In Colombia's Tayrona National Park, six park officials have been killed by rebels and squatters, drug traffickers, loggers and others, who are destroying it; 20 percent of Colombia's 22.2 million acres of parkland is in the hands of squatters or has been deeded to private interests (Terborgh 1999).  Colombia has an extremely rich diversity of tropical birds and mammals, and much of the pressure on its parks is a result of the US market for drugs, which offers poor people a far greater income than they can earn through traditional farming.  The Santa Marta region in Colombia's northeast has an extraordinary wealth of birds and other species found nowhere else.  The endangered Santa Marta Parakeet (Pyrrhura viridicata); Santa Marta Sabrewing (Campylopterus phainopeplus), a hummingbird; and the Santa Marta Bush-tyrant (Myiotheretes pernix), a flycatcher, are among these (BI 2000).  Conversion of forest to marijuana and coca plantations, compounded by US-sponsored government herbicide spraying programs to kill drug crops threaten these and other species of the area.  Spraying contaminates the soil and water, and often the small aircraft destroy natural forest and traditional crops instead of the target drug crops.  In March 2001, four governors from Colombian provinces protested the $1 billion US herbicide spraying program, saying it was jeopardizing the health and food supply of farmers (Marquis 2001).  They asserted that the defoliation ruined food crops and alienated people from their national government, while not succeeding in curbing the narcotics trade (Marquis 2001).  The Santa Marta region has already lost 85 percent of its forest habitat (BI 2000).  Rebels have taken over much of the area, clearing forest for drug crops and killing members of native tribes, who have traditionally tried to protect the forest and wildlife.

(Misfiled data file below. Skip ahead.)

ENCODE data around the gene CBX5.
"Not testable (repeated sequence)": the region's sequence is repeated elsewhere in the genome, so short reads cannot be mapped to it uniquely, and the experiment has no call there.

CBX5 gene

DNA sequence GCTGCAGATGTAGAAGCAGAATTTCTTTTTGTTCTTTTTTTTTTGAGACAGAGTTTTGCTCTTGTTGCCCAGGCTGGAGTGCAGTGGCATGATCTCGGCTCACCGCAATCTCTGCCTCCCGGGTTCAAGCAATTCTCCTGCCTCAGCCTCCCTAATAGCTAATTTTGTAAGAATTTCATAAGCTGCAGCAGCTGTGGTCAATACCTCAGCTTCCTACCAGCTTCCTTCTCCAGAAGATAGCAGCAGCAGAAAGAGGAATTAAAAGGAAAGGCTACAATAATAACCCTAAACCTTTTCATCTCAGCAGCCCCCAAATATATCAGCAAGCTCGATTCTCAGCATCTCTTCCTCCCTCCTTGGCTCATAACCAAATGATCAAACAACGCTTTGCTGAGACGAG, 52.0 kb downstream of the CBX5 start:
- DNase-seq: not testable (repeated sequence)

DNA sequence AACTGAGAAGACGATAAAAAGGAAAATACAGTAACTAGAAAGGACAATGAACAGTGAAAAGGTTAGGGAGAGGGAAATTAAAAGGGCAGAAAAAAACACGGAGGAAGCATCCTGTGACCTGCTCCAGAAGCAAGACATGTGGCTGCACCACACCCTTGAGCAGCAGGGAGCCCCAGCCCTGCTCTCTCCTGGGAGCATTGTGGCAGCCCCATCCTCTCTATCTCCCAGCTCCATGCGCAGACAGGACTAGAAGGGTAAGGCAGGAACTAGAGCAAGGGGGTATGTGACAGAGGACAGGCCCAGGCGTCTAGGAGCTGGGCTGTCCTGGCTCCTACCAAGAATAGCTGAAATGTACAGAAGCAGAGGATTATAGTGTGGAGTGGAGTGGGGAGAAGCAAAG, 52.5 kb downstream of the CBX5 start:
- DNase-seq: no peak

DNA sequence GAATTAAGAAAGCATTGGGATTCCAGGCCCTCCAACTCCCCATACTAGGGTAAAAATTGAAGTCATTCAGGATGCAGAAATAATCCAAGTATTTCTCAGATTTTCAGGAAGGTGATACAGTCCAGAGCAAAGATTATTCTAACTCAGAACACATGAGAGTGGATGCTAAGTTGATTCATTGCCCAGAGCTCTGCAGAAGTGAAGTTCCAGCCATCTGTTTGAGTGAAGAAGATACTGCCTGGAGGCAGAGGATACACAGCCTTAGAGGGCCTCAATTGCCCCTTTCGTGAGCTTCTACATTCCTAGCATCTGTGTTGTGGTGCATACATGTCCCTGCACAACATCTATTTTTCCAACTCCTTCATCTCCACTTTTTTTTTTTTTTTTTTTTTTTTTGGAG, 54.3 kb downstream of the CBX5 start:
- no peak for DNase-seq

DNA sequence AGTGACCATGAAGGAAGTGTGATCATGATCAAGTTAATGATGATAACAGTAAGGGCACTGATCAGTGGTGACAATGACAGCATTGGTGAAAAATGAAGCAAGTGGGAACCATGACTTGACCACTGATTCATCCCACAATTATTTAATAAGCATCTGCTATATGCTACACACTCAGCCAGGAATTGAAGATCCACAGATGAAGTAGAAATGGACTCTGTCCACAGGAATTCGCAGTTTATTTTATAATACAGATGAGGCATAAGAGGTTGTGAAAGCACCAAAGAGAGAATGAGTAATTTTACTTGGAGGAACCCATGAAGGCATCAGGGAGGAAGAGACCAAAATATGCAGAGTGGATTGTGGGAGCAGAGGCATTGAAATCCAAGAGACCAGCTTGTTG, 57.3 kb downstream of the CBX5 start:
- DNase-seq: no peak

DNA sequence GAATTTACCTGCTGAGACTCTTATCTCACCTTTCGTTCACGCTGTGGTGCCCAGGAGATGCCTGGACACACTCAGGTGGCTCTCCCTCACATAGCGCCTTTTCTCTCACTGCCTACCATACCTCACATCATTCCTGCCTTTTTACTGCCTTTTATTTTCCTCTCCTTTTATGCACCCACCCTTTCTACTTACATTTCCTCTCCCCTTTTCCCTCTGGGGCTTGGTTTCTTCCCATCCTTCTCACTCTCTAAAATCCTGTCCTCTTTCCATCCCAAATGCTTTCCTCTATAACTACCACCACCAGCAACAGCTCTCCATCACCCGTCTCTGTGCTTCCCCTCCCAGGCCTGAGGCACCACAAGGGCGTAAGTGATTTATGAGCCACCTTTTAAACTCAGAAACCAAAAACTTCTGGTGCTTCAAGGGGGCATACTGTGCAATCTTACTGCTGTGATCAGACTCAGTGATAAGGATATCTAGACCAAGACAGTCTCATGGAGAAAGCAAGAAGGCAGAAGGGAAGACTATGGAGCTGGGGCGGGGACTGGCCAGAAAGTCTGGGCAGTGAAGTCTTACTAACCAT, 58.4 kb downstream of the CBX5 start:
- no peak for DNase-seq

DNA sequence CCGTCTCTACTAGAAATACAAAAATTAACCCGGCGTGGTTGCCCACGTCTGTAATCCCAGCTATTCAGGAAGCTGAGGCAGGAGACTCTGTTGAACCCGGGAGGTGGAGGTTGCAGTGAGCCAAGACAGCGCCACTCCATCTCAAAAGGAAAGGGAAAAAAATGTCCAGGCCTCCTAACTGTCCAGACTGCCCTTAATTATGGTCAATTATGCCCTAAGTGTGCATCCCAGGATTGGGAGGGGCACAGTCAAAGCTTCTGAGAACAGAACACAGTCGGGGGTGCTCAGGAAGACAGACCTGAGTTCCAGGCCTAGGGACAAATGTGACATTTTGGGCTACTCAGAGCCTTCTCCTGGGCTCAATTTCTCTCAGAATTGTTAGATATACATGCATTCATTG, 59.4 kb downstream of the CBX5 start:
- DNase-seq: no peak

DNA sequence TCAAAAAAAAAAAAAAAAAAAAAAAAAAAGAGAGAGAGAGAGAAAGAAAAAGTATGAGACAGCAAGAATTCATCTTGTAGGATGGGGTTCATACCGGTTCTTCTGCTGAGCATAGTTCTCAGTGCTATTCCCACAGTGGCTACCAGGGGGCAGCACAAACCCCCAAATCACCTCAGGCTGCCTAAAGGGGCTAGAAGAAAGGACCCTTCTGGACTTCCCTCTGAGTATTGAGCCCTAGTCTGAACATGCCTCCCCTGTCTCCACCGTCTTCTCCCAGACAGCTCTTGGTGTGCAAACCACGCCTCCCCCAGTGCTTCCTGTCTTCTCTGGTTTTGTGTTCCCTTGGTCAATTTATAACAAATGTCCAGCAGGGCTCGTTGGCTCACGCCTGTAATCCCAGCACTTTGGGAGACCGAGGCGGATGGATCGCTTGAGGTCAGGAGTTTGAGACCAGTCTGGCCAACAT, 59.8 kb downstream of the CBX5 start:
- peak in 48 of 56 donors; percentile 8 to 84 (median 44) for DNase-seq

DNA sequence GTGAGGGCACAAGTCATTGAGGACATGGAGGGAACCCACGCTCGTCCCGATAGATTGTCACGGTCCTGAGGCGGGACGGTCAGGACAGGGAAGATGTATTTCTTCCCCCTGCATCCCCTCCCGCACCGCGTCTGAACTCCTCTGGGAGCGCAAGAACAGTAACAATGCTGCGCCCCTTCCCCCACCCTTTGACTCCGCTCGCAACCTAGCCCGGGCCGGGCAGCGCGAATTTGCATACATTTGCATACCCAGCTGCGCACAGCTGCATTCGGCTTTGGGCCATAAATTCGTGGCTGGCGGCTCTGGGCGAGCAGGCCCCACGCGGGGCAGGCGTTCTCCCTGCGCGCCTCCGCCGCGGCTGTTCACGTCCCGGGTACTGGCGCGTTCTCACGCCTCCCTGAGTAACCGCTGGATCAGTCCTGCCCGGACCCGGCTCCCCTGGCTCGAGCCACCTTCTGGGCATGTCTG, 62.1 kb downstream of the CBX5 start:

The Democratic Republic of the Congo is in the early stages of a similar anarchy involving rebels and forest destruction.  The late President Mobutu and other high officials acquired immense fortunes by siphoning off the nation's mineral and tax revenues and foreign aid funds.  They purchased palaces and estates around the world and lived sumptuous lifestyles.  Almost none of the revenue from the rich mineral industry went to public works, with the result that the majority of the country's people are illiterate and poorly fed and housed.  Even the streets of the capital city are unpaved and littered with trash.  Mobutu's personal fortune is estimated at $3 billion by some, and as much as $10 billion by others (Sachs and Rotberg 1997).  This country had been a territory of Belgium, known as the Belgian Congo, prior to its independence in 1960.  Over the next three decades, the United States and European nations supported Mobutu's regime, which became increasingly autocratic and corrupt.  Any opposition was quickly suppressed.  By the mid-1970s, the country neared financial ruin (French 1997).  The United States, the International Monetary Fund and the African Development Bank supported Mobutu's regime until the end of his reign (Rotberg 1997). The funds were spent mainly for military purposes and for Mobutu's personal enrichment.